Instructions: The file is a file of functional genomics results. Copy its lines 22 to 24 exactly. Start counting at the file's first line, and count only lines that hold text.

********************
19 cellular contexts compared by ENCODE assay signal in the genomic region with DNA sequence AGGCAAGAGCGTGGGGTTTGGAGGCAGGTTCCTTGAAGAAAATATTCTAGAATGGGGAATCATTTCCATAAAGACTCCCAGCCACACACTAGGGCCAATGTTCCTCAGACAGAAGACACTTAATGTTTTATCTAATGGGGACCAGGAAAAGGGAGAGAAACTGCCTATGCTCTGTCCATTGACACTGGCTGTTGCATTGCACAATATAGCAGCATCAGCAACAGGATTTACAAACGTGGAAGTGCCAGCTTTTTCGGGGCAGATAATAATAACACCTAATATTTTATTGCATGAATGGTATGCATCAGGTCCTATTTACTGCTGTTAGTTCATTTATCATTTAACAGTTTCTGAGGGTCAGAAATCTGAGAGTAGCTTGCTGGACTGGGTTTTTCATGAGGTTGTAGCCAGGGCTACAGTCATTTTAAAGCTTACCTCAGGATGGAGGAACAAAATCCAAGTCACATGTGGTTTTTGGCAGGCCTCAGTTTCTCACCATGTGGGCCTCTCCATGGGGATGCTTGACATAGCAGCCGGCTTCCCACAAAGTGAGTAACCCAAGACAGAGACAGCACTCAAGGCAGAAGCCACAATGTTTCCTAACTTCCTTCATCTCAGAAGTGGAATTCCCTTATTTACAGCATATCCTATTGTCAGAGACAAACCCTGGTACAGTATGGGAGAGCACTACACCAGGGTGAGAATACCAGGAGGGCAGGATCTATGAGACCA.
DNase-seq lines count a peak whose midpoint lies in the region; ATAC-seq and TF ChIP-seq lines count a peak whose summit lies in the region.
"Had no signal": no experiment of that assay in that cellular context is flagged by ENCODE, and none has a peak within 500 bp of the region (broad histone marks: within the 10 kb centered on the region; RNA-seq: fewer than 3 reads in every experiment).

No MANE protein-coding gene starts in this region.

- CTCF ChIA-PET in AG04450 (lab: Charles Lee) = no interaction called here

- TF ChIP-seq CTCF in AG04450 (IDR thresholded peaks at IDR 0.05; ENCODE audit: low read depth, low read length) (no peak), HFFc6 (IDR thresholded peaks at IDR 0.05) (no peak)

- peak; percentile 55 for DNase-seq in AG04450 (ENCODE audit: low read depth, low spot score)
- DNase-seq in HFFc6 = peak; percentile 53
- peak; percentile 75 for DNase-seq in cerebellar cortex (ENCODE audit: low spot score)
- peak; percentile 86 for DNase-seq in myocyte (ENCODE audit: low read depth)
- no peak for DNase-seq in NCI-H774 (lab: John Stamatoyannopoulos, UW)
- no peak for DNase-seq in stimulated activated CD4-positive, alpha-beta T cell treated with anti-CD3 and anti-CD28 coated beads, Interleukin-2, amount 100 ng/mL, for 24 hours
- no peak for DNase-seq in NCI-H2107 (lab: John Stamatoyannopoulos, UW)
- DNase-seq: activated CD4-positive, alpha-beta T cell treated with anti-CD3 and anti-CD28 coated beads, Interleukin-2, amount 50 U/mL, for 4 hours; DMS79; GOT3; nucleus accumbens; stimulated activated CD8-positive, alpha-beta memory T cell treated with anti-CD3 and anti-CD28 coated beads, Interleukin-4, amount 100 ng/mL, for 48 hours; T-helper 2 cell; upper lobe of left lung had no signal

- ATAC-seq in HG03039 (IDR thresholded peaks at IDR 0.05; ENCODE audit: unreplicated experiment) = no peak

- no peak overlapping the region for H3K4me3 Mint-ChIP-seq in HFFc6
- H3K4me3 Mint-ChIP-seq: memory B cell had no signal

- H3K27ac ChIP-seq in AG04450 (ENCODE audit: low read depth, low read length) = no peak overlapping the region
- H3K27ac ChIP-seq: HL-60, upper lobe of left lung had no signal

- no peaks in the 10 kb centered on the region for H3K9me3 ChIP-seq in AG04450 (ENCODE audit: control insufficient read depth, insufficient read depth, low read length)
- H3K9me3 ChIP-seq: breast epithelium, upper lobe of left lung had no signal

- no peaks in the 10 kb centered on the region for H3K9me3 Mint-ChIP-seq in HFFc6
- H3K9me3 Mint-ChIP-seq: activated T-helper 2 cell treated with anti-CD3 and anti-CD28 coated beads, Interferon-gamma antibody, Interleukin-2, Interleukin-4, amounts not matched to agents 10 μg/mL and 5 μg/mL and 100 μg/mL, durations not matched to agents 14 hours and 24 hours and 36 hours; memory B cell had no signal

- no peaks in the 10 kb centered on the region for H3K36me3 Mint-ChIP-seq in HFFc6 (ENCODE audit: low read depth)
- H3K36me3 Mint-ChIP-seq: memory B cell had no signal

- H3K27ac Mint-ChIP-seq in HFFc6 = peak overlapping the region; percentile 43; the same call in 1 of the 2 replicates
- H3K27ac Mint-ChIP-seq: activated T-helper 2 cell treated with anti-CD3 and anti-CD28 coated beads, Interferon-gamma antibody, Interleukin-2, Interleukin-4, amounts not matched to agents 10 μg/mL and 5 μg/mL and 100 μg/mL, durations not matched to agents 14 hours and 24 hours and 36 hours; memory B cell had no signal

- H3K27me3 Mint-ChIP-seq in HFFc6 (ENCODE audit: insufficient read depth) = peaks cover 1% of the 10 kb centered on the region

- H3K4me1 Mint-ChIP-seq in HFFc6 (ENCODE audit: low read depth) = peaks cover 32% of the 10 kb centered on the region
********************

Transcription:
- no peaks in the 10 kb centered on the region for H3K9me3 Mint-ChIP-seq in HFFc6
- H3K9me3 Mint-ChIP-seq: activated T-helper 2 cell treated with anti-CD3 and anti-CD28 coated beads, Interferon-gamma antibody, Interleukin-2, Interleukin-4, amounts not matched to agents 10 μg/mL and 5 μg/mL and 100 μg/mL, durations not matched to agents 14 hours and 24 hours and 36 hours; memory B cell had no signal

- no peaks in the 10 kb centered on the region for H3K36me3 Mint-ChIP-seq in HFFc6 (ENCODE audit: low read depth)